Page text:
Lime in the industrial flue gas treatment
Thermal industrial processes give off polluting flue gases and these pollutants, which start out as part of the raw material being processed, become gaseous when the temperature rises during manufacturing. The drawback is if these gases are given off into the atmosphere without any treatment, and once the temperature of the gas drops, a moment is reached (the dew point) when the pollutants once again are in a liquid phase, and they have the potential to adversely affect the surroundings or enter the trophic chain. Hence, it is essential to capture them during the production process before they are emitted to the atmosphere.
Lime and its derivatives are one of the most suitable absorbents for the treatment of gases. Their natural origin, easy handling, high reactivity, richness, capacity to abate acid pollutants and the low solubility of the resulting products after the neutralization reactions, mean that they are widely used in many industrial processes. Another important function that lime and its derivatives carry out is that of facilitating the protection of the filter bags, used in almost all gas treatment systems.
When lime comes into contact with gas, it reacts by absorbing the pollutants on its surface. Lime, because of its great affinity, is specifically suited to the treatment of acidic gases, (Fluorine, Chlorine and Sulphur). Its neutralization capacity and its high reactivity make quicklime (Calcium oxide) and slaked lime (Calcium hydroxide), into perfect products in any of its formats.
The type of industrial thermal process and the characteristics of the gas that is emitted (temperature, flow rate, combination of pollutants…), determine the method of gas scrubbing to be implemented at any plant. Generally, the treatment procedures can be classified in the following way:
1. Dry scrubbing, where the reactant used is injected as a micronized dry dust, with the result that after the chemical reactions the waste product is completely dry.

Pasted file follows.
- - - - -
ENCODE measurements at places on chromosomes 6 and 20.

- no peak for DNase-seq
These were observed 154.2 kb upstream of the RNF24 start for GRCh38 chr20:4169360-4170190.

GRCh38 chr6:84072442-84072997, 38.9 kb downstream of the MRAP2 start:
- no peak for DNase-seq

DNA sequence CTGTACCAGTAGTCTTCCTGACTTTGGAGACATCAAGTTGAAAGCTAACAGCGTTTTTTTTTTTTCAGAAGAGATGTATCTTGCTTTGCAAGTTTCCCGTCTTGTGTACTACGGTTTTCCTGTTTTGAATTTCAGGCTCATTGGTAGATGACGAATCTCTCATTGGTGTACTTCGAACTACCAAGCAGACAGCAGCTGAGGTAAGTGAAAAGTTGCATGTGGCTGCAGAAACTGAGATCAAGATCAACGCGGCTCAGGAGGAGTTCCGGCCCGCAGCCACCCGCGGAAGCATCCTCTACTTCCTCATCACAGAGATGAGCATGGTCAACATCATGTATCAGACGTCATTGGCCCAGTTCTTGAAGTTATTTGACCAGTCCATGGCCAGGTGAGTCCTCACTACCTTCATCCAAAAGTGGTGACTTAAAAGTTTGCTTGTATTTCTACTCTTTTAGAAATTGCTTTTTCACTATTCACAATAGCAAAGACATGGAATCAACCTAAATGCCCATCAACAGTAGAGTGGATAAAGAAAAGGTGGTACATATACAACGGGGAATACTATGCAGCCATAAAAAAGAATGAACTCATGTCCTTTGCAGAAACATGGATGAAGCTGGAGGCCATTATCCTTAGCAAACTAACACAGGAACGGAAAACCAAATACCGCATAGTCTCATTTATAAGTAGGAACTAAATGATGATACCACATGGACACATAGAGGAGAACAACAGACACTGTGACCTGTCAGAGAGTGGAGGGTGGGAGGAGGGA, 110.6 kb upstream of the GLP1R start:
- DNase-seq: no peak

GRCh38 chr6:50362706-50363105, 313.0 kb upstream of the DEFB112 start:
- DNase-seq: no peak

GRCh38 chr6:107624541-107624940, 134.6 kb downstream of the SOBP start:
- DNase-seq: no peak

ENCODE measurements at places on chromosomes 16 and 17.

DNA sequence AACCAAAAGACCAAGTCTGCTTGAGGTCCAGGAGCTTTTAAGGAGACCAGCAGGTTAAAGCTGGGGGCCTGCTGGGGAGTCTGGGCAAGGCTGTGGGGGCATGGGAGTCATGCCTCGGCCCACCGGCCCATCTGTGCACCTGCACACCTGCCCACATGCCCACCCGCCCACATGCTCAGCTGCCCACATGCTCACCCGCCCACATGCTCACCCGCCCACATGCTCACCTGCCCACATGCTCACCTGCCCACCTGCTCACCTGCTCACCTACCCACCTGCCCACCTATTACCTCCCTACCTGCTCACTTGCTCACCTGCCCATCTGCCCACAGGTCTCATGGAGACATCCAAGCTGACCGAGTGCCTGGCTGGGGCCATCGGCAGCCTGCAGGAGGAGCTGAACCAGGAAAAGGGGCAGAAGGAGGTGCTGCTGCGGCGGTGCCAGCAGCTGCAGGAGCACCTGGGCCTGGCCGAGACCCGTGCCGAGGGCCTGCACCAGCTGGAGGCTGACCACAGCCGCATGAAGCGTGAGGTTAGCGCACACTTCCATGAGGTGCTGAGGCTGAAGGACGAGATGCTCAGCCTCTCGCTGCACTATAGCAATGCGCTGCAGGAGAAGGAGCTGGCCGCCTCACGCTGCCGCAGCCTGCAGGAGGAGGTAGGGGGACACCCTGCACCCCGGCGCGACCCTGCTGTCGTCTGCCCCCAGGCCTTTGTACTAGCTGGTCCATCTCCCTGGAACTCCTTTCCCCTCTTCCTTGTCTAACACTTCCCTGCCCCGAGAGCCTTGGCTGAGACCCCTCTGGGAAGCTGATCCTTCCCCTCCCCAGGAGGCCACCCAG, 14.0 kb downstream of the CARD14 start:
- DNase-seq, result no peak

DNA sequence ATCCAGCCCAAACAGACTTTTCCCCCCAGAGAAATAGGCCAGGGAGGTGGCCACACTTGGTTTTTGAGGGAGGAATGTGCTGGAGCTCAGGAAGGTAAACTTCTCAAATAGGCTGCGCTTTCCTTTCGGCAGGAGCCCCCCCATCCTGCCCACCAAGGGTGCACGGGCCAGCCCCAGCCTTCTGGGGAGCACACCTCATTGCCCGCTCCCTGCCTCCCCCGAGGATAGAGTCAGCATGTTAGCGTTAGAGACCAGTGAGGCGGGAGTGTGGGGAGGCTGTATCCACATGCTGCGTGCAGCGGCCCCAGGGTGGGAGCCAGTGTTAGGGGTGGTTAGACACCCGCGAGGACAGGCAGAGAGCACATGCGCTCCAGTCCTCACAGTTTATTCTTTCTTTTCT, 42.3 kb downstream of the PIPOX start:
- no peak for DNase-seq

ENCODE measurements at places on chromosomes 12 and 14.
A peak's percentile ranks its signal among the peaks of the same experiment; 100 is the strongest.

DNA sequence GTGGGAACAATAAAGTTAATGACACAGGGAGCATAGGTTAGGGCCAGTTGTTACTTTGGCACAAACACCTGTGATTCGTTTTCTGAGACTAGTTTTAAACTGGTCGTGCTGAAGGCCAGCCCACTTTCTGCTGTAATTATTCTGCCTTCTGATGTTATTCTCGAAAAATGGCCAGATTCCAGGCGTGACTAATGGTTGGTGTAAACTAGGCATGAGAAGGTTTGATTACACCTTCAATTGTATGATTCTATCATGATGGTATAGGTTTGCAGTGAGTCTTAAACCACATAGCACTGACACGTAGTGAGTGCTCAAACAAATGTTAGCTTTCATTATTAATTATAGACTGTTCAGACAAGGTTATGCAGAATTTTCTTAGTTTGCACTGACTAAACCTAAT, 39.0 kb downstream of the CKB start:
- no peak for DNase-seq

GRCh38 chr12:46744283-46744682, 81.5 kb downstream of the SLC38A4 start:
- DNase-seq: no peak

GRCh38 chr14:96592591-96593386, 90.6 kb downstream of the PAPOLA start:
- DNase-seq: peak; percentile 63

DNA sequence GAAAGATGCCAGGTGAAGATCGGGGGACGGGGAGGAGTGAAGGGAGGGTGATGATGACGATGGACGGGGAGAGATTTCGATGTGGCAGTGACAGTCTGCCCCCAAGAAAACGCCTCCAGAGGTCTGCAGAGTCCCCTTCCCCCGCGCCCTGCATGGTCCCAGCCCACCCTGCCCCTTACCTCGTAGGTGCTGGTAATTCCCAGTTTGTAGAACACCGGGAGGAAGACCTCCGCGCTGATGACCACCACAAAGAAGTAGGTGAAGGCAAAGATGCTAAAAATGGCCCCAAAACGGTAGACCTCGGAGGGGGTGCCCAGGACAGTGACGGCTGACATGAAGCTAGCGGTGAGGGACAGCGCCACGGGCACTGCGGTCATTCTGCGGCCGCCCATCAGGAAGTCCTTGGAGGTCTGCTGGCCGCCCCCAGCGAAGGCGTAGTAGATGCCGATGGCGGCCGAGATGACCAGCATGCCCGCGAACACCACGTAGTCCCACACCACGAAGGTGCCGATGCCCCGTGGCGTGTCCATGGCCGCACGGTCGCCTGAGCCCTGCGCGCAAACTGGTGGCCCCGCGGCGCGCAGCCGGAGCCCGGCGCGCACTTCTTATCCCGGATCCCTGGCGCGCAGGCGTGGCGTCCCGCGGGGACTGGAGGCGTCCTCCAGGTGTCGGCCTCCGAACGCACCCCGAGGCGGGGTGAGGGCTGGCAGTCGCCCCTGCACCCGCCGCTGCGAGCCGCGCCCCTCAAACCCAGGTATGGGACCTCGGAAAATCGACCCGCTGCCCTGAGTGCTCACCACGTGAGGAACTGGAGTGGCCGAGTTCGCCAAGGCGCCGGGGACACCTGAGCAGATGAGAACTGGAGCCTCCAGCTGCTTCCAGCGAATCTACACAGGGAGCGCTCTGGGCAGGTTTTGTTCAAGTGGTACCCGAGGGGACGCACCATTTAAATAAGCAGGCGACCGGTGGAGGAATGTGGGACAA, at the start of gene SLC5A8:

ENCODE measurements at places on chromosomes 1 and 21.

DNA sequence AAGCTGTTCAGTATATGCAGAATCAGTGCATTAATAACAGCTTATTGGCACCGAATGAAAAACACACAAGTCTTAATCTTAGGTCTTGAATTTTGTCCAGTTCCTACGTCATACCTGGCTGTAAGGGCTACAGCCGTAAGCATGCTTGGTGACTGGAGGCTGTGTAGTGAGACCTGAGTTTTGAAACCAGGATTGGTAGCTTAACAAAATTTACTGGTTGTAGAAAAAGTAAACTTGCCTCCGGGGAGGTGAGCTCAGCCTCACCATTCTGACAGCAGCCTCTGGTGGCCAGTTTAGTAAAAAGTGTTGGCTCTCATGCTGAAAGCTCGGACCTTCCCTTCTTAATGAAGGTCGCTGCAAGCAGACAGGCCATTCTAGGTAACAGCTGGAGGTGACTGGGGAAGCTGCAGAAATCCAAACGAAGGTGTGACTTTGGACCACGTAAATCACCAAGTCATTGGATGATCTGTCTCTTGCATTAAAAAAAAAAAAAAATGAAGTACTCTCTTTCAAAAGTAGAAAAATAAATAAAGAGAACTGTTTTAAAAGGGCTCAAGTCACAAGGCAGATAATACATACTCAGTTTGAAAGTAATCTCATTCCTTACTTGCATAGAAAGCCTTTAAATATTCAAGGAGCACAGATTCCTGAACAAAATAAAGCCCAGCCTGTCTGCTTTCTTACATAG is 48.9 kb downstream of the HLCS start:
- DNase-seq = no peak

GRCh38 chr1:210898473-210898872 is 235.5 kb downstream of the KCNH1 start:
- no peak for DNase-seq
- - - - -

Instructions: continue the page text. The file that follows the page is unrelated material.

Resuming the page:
2. Semi-dry scrubbing, the gas is washed and cooled with water, to retain the pollutants, before the dry micronized reactant is added (primarily, the efficiency of the desulphurization is enhanced as the additional humidity injected is deposited on the surface of the solid absorbent, “catalyzing” the desulphurization reaction), the final waste product is a dry dust.
3. Semi-wet scrubbing, in this case the absorbent injected is in the form of milk of lime The milk is pulverized and injected as a spray with air or by mechanical atomization. The lime milk is injected against the flow, in the form of very fine droplets (as a mist), the temperature of the gas evaporates the water and after filtering the final waste product is a dry inert dust.
4. Wet scrubbing, two reactants are normally used; milk of lime and micronized limestone/chalk milk. This procedure requires the installation of a gas scrubbing tower where the reactants are injected at different levels along with a significant volume of water. The suspension is applied in the form of counter-current dispersal where, as it mixes and reacts with the rising air, it is oxidized into Calcium sulphate. This is recovered mechanically and may, in some cases, be used as a construction material. The gas treated with this humid system must be, in general, reheated so that the dew point in the tower is not reached.
In the figure below, a generic diagram of a gas treatment plant can be seen, with examples showing the possible points for the injection of the NATURDEP® range of products.
Fig. Gas treatment plant and applicability of NATURDEP® products.
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